A much-loved Greys range of rods gets a major technical upgrade. Welcome the affordable and fun GR60s.
When you want to improve an already successful and much-loved range of rods, you’d better have an ace up your sleeve.
Greys has. Its new GR60 range is the first to utilise Toreon nano blank technology. The results are lighter, stronger, fast-action rods with the flexibility to master any modern game-fishing tactic. Whether you fish on river, stream or stillwater, there will be a rod in the range to suit you.
The looks are pleasing, shared across double-handed, switch and single-handed styles. Each rod is made in four pieces with satin-black blanks and woven-carbon highlights. AAA-grade cork handles have composite tippings at the major wear points. The two-tone anodised aluminium reel seats have woven-carbon spacers, while the quality lined stripping rings and black wire intermediates allow line to shoot and flow freely. The aesthetics are attractive, stealthy and non-flashy. All the rods are supplied in a cloth bag and solid tube.
The GR60 single-handed range has a fast, progressive tip action with masses of power in reserve, capable of delivering tight, stable loops and long accurate casts. We put a selection of sizes through their paces and achieved the best results by keeping the casting stroke smooth, letting the rod do the work and not trying to force things on the delivery. Add a double haul and the fly-line zips through the rings. The 10ft 7wt and 8wt rods will be favourites among reservoir anglers, drawing on Greys established stillwater-fishing pedigree; they are great all-rounders, at home fishing floating or sinking lines. For more delicate stillwater and river dry-fly sport there are 9ft 5wt or 9ft 6in and 10ft 6wt models. Stream anglers are catered for with a range of lengths – 6ft, 7ft, 8ft and 8ft 6in – in line weights from 3wt to 6wt. There’s a model to suit every trout-angling situation; from £119.99.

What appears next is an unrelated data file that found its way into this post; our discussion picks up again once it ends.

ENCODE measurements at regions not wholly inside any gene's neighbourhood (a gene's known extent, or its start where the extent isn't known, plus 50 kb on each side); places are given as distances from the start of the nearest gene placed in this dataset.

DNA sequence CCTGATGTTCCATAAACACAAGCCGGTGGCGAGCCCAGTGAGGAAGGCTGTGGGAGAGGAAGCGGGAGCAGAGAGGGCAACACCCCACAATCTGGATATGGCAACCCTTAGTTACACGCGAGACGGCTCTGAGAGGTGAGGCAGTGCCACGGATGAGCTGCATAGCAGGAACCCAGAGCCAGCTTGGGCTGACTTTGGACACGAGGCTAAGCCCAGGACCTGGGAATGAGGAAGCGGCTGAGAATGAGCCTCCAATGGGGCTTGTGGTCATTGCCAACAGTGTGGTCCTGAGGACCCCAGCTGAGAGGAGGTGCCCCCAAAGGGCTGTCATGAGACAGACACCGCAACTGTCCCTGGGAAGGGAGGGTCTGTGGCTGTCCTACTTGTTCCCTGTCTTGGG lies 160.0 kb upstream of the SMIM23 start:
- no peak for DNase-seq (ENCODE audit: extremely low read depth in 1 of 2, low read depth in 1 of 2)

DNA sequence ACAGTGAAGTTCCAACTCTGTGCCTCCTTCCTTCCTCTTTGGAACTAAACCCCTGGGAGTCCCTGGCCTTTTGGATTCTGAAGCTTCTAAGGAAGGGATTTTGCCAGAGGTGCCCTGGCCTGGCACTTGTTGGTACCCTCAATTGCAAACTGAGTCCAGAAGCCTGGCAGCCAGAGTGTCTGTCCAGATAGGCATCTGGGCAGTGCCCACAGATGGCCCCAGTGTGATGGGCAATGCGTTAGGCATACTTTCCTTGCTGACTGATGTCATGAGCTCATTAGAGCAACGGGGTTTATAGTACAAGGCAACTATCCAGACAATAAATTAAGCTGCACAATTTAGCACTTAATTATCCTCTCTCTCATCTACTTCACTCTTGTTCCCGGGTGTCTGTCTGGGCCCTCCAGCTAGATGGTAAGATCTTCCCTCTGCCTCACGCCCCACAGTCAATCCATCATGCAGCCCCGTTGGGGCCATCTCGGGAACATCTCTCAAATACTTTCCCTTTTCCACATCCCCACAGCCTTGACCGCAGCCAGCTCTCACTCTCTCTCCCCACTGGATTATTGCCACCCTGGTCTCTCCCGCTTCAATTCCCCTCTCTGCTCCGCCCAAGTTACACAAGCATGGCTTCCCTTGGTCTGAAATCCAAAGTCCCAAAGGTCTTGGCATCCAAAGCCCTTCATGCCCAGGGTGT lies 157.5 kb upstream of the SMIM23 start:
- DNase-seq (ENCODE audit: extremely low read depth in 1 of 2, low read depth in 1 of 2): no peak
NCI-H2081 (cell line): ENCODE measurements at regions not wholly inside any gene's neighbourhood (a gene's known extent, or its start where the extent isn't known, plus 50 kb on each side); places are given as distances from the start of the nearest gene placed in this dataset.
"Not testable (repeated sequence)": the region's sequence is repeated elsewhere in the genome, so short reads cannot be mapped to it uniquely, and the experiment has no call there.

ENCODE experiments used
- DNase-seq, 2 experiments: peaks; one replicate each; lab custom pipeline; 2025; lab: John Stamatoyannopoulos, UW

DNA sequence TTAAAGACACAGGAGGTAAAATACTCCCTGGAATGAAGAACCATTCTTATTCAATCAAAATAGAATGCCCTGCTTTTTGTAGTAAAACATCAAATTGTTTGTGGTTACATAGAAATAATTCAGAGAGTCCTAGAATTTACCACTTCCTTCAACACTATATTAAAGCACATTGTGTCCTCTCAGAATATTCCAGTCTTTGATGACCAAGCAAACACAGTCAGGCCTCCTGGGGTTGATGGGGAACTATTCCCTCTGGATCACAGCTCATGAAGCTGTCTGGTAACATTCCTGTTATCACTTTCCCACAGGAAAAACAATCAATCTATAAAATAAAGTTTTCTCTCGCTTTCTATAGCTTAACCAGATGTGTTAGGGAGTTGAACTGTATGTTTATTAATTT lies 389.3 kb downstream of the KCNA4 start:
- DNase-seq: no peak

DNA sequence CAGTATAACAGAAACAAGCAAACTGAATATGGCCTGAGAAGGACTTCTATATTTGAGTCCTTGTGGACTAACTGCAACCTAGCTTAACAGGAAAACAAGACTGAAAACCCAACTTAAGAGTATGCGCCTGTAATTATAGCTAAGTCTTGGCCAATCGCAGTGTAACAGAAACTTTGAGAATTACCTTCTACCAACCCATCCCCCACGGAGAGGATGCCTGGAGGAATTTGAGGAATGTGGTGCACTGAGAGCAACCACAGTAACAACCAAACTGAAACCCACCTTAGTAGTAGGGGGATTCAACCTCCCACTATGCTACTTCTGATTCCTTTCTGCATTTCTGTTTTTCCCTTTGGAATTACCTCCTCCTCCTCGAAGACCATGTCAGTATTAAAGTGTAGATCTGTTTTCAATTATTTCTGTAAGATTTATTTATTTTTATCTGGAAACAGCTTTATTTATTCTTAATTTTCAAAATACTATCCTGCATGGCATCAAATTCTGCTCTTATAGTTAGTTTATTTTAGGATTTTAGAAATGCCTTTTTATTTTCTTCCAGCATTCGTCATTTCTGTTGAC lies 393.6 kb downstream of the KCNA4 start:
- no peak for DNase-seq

The double-handed range comprises 13ft 8/9wt, 14ft 9/10wt and 15ft 10/11wt; from £249.99.
Their fast action and quick-tip recovery encourage a shorter stroke and a more bottom-hand casting style. They feel light with reserves of power in the butt when you start to load them deeper. The fast tip makes them accurate and while they can cast a wide range of lines they are particularly suited to scandi, skagit and other shooting-head lines. They’re forgiving for beginners but more experienced salmon-fishers will really put them through their paces. They also offer great value for money.
Anglers keen to try their first switch rod will enjoy the light and versatile GR60 11 ft 1in range. This quality, affordable rod is available in three line-ratings – 6/7, 7/8, 8/9 – for £229.99.